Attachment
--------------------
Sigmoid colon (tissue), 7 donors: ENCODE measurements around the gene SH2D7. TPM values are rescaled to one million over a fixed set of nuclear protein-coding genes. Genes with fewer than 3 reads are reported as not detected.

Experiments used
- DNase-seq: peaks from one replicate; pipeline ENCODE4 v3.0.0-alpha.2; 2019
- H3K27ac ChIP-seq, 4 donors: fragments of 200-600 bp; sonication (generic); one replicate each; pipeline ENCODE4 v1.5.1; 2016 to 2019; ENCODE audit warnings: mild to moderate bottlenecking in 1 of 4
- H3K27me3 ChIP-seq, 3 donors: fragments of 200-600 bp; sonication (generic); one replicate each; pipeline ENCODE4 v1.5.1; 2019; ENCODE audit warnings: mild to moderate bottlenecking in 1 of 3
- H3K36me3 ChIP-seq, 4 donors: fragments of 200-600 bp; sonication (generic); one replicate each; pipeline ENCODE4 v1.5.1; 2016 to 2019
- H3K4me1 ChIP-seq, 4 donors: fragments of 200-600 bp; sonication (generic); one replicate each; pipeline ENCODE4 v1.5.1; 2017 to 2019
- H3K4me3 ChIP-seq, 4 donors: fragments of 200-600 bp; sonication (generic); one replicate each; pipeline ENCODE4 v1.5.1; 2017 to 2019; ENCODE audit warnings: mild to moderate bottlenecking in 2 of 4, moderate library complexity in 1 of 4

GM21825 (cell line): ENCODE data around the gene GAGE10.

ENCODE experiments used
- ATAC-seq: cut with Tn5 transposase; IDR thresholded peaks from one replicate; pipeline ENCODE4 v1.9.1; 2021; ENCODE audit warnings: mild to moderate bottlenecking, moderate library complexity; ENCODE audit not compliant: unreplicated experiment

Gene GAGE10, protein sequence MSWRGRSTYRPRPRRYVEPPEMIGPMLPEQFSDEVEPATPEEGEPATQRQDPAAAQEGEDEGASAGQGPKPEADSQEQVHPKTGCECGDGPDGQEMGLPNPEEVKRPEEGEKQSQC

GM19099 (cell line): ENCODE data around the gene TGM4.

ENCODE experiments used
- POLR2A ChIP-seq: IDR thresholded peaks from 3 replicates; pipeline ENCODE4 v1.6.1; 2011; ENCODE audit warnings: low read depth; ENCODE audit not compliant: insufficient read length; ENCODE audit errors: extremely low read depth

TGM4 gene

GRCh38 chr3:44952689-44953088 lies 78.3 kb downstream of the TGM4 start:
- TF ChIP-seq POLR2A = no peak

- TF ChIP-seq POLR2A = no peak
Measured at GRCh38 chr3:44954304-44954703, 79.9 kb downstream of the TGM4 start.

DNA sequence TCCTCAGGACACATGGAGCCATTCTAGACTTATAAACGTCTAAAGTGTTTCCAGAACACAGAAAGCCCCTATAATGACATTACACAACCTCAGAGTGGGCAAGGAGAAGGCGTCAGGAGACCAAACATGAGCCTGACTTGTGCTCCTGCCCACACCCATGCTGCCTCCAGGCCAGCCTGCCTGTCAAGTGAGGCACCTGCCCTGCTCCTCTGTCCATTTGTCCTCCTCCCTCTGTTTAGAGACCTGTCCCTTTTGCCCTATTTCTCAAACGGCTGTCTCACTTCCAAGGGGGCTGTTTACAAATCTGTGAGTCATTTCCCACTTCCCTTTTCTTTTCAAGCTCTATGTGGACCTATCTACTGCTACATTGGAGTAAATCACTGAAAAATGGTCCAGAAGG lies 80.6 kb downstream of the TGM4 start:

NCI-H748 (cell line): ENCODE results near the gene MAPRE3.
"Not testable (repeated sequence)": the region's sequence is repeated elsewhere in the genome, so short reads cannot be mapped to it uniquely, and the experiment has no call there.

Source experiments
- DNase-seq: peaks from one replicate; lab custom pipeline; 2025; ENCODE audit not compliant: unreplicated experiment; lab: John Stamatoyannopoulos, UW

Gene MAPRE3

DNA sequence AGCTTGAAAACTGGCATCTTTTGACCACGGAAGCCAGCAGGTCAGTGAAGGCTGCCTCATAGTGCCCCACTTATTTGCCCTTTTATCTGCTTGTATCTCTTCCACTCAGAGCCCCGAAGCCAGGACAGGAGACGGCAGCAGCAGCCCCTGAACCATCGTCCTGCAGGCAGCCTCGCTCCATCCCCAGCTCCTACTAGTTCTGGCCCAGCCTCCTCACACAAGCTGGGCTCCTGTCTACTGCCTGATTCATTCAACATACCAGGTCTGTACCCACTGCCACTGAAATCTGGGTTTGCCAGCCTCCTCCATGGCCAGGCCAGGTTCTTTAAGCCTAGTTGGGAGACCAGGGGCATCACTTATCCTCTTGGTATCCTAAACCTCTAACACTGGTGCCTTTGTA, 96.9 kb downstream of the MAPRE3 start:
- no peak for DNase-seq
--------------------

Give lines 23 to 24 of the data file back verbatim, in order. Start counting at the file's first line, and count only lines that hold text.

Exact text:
"Not testable (repeated sequence)": the region's sequence is repeated elsewhere in the genome, so short reads cannot be mapped to it uniquely, and the experiment has no call there.

Source experiments